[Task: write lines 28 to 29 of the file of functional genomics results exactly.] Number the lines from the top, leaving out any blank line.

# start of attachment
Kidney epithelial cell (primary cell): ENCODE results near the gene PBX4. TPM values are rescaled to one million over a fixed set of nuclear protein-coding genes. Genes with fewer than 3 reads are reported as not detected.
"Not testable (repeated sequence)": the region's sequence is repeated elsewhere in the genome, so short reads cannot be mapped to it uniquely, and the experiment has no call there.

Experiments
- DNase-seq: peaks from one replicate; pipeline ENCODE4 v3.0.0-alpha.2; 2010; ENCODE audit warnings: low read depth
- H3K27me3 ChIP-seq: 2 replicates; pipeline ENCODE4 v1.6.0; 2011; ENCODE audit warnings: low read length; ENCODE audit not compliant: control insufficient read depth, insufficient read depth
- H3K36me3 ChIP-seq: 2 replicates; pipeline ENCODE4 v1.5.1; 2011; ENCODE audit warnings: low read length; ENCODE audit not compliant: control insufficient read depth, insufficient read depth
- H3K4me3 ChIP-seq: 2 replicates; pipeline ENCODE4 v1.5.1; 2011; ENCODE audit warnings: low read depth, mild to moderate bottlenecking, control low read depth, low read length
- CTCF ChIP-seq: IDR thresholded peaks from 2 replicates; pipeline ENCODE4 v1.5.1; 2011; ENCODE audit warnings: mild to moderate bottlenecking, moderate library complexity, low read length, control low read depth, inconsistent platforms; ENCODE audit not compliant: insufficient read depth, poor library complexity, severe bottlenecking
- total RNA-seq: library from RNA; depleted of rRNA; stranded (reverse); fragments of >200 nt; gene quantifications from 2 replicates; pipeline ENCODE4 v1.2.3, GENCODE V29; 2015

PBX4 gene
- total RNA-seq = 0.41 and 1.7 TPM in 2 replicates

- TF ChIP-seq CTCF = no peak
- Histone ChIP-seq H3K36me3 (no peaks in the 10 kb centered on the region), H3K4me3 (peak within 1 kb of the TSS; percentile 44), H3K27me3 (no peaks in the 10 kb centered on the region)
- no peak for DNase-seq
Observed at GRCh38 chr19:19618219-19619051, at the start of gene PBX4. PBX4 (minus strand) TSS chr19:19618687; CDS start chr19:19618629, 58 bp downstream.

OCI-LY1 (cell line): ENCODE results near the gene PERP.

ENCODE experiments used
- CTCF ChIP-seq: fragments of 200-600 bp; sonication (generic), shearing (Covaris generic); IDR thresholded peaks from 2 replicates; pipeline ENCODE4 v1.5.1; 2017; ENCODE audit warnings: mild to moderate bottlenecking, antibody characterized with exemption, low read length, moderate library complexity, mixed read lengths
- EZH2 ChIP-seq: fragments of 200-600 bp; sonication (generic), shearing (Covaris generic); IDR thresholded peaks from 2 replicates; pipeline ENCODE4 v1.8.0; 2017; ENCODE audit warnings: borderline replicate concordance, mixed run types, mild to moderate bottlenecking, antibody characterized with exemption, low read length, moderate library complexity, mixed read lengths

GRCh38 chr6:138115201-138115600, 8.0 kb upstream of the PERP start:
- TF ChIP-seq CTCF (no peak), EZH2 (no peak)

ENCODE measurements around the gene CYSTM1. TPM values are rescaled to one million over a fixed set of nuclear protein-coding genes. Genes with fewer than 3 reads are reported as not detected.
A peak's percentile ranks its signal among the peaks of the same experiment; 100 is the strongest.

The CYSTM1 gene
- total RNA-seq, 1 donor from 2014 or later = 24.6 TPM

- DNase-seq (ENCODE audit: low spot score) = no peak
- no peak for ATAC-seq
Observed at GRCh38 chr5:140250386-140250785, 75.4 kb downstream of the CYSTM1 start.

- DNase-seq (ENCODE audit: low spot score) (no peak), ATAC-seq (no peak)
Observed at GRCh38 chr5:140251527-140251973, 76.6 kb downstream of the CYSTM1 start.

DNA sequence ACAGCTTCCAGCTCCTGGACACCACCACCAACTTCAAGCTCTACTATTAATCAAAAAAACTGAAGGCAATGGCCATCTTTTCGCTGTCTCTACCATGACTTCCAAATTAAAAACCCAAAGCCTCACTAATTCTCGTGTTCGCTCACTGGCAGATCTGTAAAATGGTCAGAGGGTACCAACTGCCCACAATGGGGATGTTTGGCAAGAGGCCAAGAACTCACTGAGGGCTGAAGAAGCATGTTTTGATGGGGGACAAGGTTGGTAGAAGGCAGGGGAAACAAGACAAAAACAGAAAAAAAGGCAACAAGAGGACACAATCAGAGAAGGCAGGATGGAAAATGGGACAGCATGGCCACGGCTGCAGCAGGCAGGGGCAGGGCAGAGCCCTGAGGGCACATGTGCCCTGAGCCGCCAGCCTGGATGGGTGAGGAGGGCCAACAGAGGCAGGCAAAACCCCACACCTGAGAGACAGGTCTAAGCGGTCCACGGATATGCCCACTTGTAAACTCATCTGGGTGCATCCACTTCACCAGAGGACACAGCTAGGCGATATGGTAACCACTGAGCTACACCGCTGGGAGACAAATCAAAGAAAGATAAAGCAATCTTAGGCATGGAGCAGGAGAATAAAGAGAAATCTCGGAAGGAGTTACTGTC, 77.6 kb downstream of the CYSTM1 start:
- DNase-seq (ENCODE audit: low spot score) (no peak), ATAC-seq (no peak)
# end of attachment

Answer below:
Observed at GRCh38 chr5:140250386-140250785, 75.4 kb downstream of the CYSTM1 start.

- DNase-seq (ENCODE audit: low spot score) (no peak), ATAC-seq (no peak)